What to be careful of: Keep in mind that some agents might take on additional tasks, or specialize in specific cases that are either particularly fast or slow to resolve.
KPI #5: Escalation rate
What is it? The percentage of tickets that were escalated either horizontally (to a colleague), or vertically (to a higher level support agent or manager).
What can it tell you? If a large number of escalations happen for a similar reason, or one particular agent is escalating more requests, you might need to provide additional training or change the assignment rules for that request type.
What to be careful of: Further investigation may be required to unpick whether there’s an issue with an agent or an ongoing problem with one of your products or processes.
KPI #6: Customer satisfaction
What is it? This KPI usually takes the form of a short post-interaction questionnaire and measures the overall quality of your customer service.
What can it tell you? This can be one of the most useful support KPIs, offering insights on what your clients think about you and what can be done better. It also gives you the opportunity to follow up with the customers who left the highest and lowest ratings, in order to further improve your service.
What to be careful of: Customers can misinterpret or misrepresent their feelings, and scores only reflect short-term sentiment. Plus, with only a proportion of your customers responding, you may not get the full picture.
KPI #7: Support costs versus revenue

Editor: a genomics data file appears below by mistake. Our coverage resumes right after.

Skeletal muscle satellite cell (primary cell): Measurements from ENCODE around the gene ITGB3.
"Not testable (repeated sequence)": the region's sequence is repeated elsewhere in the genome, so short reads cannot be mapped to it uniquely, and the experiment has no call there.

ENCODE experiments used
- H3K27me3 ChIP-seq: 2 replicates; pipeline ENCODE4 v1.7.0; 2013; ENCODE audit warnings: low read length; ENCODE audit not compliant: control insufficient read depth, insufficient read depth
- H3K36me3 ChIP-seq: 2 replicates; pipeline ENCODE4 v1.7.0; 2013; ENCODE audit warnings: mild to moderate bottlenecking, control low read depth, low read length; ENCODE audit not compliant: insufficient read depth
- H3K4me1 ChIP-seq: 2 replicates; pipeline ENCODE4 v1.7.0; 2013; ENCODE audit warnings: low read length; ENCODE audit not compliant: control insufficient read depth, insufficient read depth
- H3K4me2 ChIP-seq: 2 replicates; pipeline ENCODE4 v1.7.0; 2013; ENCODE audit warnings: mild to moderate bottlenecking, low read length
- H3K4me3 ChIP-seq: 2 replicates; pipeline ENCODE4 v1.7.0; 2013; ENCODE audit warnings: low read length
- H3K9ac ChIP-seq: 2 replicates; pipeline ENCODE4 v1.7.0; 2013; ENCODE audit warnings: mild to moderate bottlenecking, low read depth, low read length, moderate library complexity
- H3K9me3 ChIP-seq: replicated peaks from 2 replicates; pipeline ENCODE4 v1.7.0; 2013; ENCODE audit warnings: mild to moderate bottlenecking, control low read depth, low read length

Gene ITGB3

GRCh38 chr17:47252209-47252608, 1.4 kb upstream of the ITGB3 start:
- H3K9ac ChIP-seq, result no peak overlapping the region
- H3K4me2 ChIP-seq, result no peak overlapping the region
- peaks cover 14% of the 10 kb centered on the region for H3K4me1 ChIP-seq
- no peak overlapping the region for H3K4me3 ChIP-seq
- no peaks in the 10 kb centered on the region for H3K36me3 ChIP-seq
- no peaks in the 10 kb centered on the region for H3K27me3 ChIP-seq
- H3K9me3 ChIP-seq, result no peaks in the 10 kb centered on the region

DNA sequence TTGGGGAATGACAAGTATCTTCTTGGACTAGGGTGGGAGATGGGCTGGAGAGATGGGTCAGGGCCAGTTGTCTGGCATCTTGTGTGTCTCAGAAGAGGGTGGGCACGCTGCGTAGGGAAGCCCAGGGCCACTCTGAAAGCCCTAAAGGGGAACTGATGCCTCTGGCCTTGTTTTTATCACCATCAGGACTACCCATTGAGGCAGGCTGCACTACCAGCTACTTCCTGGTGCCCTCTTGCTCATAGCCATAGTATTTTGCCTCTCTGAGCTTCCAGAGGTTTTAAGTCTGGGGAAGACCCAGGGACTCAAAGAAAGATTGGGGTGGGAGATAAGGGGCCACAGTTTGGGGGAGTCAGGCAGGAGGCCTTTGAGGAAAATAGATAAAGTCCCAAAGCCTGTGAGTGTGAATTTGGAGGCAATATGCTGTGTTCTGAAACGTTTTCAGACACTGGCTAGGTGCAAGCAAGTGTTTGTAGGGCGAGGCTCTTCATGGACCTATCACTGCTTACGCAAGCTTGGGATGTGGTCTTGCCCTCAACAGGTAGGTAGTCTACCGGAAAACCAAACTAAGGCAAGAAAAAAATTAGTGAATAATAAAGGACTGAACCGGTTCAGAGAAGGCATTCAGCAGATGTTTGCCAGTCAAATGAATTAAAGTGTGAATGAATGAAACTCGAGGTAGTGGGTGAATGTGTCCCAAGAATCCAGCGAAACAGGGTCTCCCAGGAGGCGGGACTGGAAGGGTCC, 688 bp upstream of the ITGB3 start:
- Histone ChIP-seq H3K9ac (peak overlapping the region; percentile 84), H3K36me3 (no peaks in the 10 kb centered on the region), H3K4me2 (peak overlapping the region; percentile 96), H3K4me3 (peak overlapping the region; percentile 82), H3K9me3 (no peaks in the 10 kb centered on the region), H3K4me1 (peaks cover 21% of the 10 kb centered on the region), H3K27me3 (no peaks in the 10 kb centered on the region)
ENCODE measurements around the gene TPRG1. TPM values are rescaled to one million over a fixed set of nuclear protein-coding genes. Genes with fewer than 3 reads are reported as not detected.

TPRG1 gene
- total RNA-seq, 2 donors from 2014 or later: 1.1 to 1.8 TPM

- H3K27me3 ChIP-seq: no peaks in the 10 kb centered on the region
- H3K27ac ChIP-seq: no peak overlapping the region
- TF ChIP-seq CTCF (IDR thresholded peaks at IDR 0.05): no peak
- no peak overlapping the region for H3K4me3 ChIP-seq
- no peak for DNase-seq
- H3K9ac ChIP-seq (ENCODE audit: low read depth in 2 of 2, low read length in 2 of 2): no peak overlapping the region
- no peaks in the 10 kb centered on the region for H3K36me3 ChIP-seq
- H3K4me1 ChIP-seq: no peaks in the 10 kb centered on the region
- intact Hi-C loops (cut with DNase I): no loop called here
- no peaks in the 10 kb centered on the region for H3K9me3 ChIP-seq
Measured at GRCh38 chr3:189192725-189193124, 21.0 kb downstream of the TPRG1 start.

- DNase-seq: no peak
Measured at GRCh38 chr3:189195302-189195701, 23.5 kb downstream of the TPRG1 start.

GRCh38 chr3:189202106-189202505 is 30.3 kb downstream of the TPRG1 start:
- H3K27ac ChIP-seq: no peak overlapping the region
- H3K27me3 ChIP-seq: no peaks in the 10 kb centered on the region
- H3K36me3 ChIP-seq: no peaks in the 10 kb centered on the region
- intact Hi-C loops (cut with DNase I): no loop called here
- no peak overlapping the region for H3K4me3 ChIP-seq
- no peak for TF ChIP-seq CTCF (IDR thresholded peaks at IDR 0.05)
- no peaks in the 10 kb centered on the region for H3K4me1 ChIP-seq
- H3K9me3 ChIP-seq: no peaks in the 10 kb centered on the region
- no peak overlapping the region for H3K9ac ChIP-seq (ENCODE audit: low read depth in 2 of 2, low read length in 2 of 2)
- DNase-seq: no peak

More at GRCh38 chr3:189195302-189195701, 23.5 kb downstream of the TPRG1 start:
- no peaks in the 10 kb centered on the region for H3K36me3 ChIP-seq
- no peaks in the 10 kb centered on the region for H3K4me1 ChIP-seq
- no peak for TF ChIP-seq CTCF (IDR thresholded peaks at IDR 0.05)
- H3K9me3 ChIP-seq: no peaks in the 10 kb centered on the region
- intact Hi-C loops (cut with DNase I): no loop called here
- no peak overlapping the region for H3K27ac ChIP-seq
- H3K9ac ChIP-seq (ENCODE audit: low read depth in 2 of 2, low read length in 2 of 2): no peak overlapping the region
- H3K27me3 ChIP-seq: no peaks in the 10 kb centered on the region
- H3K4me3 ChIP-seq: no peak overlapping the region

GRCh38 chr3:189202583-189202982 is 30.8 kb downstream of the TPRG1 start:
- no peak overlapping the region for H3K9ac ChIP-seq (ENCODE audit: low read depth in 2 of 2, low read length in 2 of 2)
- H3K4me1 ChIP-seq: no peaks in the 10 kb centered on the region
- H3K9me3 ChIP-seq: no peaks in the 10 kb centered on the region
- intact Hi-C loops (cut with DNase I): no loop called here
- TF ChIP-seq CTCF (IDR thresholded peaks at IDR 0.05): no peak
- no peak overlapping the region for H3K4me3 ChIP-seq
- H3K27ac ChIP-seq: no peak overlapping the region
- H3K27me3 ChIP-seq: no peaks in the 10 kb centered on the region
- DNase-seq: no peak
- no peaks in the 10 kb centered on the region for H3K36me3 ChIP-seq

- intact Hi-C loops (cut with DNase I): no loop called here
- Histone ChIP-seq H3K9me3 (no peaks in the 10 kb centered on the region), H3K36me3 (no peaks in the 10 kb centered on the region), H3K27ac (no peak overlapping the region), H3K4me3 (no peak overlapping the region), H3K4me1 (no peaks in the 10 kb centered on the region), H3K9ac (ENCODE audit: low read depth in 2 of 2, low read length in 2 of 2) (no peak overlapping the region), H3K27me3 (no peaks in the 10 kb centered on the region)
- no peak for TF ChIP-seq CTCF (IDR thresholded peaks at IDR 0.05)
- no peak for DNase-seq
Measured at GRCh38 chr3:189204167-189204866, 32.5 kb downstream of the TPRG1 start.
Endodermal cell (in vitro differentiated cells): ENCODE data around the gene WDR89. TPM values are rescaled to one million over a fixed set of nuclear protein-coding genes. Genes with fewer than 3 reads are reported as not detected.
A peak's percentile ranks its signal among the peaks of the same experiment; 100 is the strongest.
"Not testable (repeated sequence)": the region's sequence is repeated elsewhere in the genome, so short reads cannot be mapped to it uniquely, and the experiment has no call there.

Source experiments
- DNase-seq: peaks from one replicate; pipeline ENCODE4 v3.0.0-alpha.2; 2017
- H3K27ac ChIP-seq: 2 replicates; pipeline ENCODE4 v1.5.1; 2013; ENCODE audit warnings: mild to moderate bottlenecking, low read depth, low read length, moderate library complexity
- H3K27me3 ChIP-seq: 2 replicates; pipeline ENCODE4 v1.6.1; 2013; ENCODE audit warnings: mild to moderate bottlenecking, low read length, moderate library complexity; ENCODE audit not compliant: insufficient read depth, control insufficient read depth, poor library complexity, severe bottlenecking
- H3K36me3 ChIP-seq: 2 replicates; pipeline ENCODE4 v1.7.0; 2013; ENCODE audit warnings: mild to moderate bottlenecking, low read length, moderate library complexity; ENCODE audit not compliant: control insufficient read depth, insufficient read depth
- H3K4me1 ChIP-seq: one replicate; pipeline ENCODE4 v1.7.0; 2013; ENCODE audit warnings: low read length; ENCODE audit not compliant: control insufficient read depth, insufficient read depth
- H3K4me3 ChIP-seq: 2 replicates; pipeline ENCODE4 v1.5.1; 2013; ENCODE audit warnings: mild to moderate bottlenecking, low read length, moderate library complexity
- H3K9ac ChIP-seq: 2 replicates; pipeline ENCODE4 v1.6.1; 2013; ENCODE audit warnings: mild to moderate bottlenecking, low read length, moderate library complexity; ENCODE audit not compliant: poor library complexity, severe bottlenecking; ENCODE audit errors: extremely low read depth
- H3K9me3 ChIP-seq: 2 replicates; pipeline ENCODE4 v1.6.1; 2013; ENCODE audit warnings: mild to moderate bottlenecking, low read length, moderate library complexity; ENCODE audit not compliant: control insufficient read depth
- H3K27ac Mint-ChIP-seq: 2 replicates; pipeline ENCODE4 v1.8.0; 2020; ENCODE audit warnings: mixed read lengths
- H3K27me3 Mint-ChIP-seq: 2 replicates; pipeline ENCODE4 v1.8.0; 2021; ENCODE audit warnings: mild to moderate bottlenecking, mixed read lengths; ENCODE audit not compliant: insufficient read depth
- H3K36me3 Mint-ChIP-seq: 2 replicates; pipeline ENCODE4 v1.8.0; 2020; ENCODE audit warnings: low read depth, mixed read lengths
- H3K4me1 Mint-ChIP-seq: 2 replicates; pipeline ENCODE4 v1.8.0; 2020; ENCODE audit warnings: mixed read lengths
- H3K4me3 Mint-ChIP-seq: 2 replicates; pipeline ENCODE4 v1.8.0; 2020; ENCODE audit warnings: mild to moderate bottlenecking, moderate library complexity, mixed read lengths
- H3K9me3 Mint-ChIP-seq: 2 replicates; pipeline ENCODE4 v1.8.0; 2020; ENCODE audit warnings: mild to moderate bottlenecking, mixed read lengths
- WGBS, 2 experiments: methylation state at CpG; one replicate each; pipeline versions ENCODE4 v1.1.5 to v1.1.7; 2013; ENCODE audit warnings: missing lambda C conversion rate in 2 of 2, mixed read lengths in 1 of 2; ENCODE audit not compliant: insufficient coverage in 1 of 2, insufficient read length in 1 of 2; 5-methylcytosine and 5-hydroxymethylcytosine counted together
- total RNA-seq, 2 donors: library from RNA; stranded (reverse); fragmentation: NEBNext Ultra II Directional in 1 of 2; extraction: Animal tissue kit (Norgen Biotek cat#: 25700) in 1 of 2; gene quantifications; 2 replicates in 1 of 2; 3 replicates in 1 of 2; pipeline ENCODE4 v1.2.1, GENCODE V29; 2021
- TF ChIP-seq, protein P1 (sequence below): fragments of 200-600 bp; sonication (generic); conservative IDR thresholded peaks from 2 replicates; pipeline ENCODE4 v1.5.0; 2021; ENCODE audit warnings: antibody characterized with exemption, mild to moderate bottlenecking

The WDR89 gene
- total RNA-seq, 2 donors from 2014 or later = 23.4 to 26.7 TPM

What is it? A measure of the proportion of your revenue spent on customer support.
What can it tell you? Ideally, you’ll want your support costs to stay fairly consistent as a proportion of your revenue. If you see them growing or shrinking significantly on their own, it’s likely that either your service quality or efficiency has deteriorated.
What to be careful of: You might reasonably expect surges in support demand – and therefore costs – when launching new products or if a larger issue arises.
KPI #8: Tickets per order
What is it? Your number of orders divided by your total tickets.
What can it tell you? If this metric is high, you’ll want to examine why so many customers need to open a ticket after shopping with you.
What to be careful of: Make sure you’re using a large enough time frame to measure this KPI to get a clearer picture of your typical average.
KPI #9: Average tickets per customer helped
What is it? Your total ticket volume divided by the number of unique customers your team has helped.
What can it tell you? If customers are having multiple issues, or having to open new tickets with the same issue, it’s a sign that something’s going wrong.
What to be careful of: Anomalies can easily skew this metric, so make sure you’re excluding any exceptional cases that you’re already aware of from your calculation.
KPI #10: Average orders per customer
What is it? One of the simplest ways to get an idea of your customer retention rate.
What can it tell you? If customers return to your store, you’re clearly offering a quality service. Equally, if regular customers have suddenly stopped making purchases, you’ll be keen to investigate further.
What to be careful of: Take into account seasonal surges in your data, such as for Christmas or Valentine’s Day.
A word to the wise – with all KPIs you’ll always experience anomalous outliers. If they’re skewing your averages, try removing the top and bottom 5% from your calculations – especially if you’re working with smaller data sets. Alternatively, consider calculating the median score, rather than the mean.
Measured, and delivered
By keeping track of these KPIs, you can help your support team provide an ever-improving service. A service that builds brand loyalty, and makes sure your customers will come back for more – time and again.
To find out more about how to calculate the most relevant metrics for your eCommerce business, and how to improve your performance, book a free Discovery Call with Dream Support today.